The passing of a Turkish titan: Suleiman Demirel

The passing of a Turkish titan: Suleiman Demirel
Obituary: Suleiman Demirel, a major figure in national politics for half a century who served as prime minister and president, dies at 90.
4 min read
17 June, 2015
Demirel was removed twice by military coups [Getty]
Turkey's former president and five-time prime minister Suleyman Demirel, a giant figure in the country's politics for more than 50 years, died on Wednesday, the state Anatolia news agency said. He was 90.

Demirel survived dismissal in two military coups and a ban on holding office to become president and one of Turkey's most respected elder statesmen.

Demirel served as prime minister in the 1960s and 1970s and then again in the 1990s before serving as head of state from 1993 to 2000.

He died of heart failure resulting from a severe respiratory tract infection, Anatolia said, quoting the private Ankara hospital where he was treated.

Demirel's death comes just one month after the general who masterminded the 1980 coup that deposed him - for the second time.
His heyday was during one of the most chaotic periods of modern Turkish history when governments changed sometimes annually under the shadow of the powerful military, with the country beset by daily street violence and an economic slump.

The political survivor

Born in 1924 and trained as an engineer, Demirel first went into politics in the early 1960s in the wake of the 1960 military coup that resulted in the execution of then premier Adnan Menderes.

Leading the centre-right Justice Party (AP), he first become prime minister in 1965 aged 40 - Turkey's youngest ever head of government.

He held together a government for six years, a huge achievement by the standards of the time.

But Demirel resigned in the 1971 coup, which became known as the "coup by memorandum" when the army presented him with a written ultimatum rather than sending tanks onto the streets.

The coup in 1980, the third in the Turkish republic's history, banned Demirel from all political activity and sent him into temporary internal exile at a military camp.

The ban was overturned through reforms agreed in the constitutional referendum of 1987, which Demirel had himself pushed for.

Leading the True Path Party (DYP) which he founded he replace the AP, Demirel won the 1991 elections and he returned to head the government for a final stint.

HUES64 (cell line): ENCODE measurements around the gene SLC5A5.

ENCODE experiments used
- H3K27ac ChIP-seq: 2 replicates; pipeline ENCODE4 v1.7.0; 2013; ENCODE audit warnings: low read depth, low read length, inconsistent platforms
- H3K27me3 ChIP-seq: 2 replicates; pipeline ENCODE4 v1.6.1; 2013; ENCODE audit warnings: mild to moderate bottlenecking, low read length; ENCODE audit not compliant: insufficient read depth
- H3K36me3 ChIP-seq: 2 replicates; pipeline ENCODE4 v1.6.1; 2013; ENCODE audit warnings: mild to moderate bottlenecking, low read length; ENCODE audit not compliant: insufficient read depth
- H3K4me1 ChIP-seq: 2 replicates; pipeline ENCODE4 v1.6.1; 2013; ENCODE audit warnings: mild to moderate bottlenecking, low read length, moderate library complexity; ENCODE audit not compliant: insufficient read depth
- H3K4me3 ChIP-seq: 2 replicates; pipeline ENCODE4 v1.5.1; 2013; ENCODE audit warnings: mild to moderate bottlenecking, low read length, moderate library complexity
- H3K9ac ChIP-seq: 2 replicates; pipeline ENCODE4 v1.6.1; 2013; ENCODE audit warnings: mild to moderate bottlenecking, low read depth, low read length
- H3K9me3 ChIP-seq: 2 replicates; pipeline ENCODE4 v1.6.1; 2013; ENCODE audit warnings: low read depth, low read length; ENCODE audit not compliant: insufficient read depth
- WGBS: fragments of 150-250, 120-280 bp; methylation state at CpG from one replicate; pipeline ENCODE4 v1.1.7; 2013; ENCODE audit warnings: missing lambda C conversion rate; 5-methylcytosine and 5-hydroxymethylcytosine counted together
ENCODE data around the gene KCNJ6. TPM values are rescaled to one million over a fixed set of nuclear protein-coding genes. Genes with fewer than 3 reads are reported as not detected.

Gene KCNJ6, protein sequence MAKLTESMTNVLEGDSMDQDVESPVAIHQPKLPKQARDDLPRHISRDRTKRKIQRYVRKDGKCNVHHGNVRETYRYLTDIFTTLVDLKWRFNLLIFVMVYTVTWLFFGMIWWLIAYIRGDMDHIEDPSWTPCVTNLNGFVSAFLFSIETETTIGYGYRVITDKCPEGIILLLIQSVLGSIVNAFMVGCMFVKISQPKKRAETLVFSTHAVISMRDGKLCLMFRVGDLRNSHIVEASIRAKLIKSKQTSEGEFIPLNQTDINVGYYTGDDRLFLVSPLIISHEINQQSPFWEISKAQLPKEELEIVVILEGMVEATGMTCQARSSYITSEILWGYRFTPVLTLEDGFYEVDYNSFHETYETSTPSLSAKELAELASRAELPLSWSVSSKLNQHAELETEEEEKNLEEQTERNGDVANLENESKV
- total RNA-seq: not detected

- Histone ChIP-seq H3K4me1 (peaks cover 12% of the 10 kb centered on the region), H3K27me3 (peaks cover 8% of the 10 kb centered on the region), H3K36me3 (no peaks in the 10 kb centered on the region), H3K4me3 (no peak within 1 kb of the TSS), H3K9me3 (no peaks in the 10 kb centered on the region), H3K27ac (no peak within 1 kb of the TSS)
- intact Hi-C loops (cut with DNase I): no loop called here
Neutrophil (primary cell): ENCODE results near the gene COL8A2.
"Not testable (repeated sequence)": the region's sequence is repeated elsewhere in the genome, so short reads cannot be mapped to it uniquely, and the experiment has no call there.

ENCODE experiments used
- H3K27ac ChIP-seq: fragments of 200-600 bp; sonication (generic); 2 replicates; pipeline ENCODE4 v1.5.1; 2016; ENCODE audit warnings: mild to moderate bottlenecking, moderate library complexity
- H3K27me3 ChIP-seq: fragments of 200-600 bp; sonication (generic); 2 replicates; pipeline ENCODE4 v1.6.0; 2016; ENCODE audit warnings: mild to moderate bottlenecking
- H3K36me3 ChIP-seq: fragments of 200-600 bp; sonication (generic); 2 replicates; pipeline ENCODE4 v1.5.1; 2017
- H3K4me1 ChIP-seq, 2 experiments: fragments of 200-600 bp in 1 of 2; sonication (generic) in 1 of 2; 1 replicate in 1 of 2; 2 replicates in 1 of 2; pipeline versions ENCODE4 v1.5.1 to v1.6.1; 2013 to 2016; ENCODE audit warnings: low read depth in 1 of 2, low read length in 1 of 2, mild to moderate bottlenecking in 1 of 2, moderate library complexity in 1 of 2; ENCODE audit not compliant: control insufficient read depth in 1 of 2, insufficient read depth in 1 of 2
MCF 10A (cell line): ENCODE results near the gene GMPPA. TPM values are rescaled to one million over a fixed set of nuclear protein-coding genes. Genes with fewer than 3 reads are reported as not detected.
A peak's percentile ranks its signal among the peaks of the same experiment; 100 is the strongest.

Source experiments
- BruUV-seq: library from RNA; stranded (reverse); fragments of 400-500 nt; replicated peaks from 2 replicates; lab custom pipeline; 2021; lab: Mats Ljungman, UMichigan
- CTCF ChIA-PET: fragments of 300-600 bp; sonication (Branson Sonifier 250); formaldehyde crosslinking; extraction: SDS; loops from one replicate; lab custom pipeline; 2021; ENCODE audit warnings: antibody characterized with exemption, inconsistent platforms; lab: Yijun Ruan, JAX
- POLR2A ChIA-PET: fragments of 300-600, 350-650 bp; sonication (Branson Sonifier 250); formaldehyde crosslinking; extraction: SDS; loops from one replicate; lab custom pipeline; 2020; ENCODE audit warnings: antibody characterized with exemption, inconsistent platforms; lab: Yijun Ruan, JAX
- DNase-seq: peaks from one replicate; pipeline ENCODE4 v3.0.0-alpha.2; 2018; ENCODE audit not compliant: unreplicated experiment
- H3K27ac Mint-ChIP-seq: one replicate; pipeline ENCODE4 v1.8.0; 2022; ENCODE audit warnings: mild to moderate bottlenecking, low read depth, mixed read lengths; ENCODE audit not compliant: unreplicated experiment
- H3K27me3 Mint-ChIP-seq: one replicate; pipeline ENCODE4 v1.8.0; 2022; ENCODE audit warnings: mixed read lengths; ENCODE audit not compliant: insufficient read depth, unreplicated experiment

He became the ninth Turkish president in May 1993 after the death of Turgut Ozal, serving his full term until 2000.

When his single term as president was about to expire - the maximum allowed under the constitution - Demirel tried unsuccessfully to get a second term.

Demirel died a month after the general who masterminded the 1980 coup, Kenan Evren, a former president who died in disgrace after being sentenced to life in prison last June.

Political chameleon

Nicknamed "Coban Sulu" (Suleyman the Shepherd), Demirel was known for his earthy turns of phrase and folksy wisdom, which showed up his provincial roots in the southern Isparta region.

In his later years, he was affectionately known as "Baba" (father).
Critics accused him of being a political chameleon, happy to make common cause with the far right on occasion but also with the Islamists led by Necmettin Erbakan, the father of political Islam in Turkey.

He turned against the Islamists and it was under his presidency that the army ousted Erbakan, Turkey's first Islamic-rooted prime minister, in 1997 in the so-called "post-modern coup".

"Yesterday was yesterday, today is today," Demirel once said to describe his political flip-flopping, adding an immortal line to the Turkish political vernacular.

He was also frequently pictured wearing a fedora hat, which became a symbol of his pragmatic image.

He was also credited with leading key infrastructure projects to modernise Turkey, most notably the first bridge across the Bosphorus in Istanbul.

In his later years, he was affectionately known as "Baba" - father.

The airport in Isparta and the region's university was named in his honour.

In total, Demirel ruled the modern Turkish state longer than anyone else as president and prime minister, with the exception of Ismet Inonu, the second president and right-hand man of its founder Mustafa Kemal Ataturk.

Only Inonu and Recep Tayyip Erdogan, who became president in 2014, have served longer as prime minister.

Demirel was married to his wife Nazmiye for 65 years until her death in 2013. They had no children.